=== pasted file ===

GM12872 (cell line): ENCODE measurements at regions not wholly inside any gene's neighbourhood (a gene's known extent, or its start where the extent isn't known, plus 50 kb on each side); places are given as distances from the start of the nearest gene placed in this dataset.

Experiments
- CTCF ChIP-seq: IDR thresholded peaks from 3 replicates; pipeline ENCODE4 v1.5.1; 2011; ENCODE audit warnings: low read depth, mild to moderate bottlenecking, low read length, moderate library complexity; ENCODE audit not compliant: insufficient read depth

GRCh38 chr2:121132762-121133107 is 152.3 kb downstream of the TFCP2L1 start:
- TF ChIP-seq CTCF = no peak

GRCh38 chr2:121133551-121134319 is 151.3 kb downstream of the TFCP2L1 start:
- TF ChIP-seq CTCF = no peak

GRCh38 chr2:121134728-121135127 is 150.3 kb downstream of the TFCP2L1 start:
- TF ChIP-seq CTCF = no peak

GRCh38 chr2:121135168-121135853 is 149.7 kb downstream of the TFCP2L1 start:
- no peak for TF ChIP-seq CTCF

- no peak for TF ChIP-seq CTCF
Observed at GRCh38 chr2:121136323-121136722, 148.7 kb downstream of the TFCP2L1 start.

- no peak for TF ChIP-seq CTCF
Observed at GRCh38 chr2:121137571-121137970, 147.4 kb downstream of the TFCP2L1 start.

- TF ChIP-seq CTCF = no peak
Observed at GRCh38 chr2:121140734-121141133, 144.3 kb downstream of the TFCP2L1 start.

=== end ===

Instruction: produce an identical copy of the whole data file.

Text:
GM12872 (cell line): ENCODE measurements at regions not wholly inside any gene's neighbourhood (a gene's known extent, or its start where the extent isn't known, plus 50 kb on each side); places are given as distances from the start of the nearest gene placed in this dataset.

Experiments
- CTCF ChIP-seq: IDR thresholded peaks from 3 replicates; pipeline ENCODE4 v1.5.1; 2011; ENCODE audit warnings: low read depth, mild to moderate bottlenecking, low read length, moderate library complexity; ENCODE audit not compliant: insufficient read depth

GRCh38 chr2:121132762-121133107 is 152.3 kb downstream of the TFCP2L1 start:
- TF ChIP-seq CTCF = no peak

GRCh38 chr2:121133551-121134319 is 151.3 kb downstream of the TFCP2L1 start:
- TF ChIP-seq CTCF = no peak

GRCh38 chr2:121134728-121135127 is 150.3 kb downstream of the TFCP2L1 start:
- TF ChIP-seq CTCF = no peak

GRCh38 chr2:121135168-121135853 is 149.7 kb downstream of the TFCP2L1 start:
- no peak for TF ChIP-seq CTCF

- no peak for TF ChIP-seq CTCF
Observed at GRCh38 chr2:121136323-121136722, 148.7 kb downstream of the TFCP2L1 start.

- no peak for TF ChIP-seq CTCF
Observed at GRCh38 chr2:121137571-121137970, 147.4 kb downstream of the TFCP2L1 start.

- TF ChIP-seq CTCF = no peak
Observed at GRCh38 chr2:121140734-121141133, 144.3 kb downstream of the TFCP2L1 start.